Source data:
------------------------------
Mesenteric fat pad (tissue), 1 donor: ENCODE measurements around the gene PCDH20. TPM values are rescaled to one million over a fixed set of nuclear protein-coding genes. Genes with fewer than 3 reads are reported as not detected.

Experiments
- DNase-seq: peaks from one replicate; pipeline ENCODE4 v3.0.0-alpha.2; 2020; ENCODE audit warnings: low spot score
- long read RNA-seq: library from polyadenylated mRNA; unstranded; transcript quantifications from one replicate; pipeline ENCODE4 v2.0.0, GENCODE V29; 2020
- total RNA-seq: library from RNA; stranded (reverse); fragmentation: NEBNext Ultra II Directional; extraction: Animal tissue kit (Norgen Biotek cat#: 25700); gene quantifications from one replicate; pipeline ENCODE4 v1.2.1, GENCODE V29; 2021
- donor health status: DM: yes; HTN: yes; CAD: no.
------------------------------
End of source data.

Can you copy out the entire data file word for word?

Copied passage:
Mesenteric fat pad (tissue), 1 donor: ENCODE measurements around the gene PCDH20. TPM values are rescaled to one million over a fixed set of nuclear protein-coding genes. Genes with fewer than 3 reads are reported as not detected.

Experiments
- DNase-seq: peaks from one replicate; pipeline ENCODE4 v3.0.0-alpha.2; 2020; ENCODE audit warnings: low spot score
- long read RNA-seq: library from polyadenylated mRNA; unstranded; transcript quantifications from one replicate; pipeline ENCODE4 v2.0.0, GENCODE V29; 2020
- total RNA-seq: library from RNA; stranded (reverse); fragmentation: NEBNext Ultra II Directional; extraction: Animal tissue kit (Norgen Biotek cat#: 25700); gene quantifications from one replicate; pipeline ENCODE4 v1.2.1, GENCODE V29; 2021
- donor health status: DM: yes; HTN: yes; CAD: no.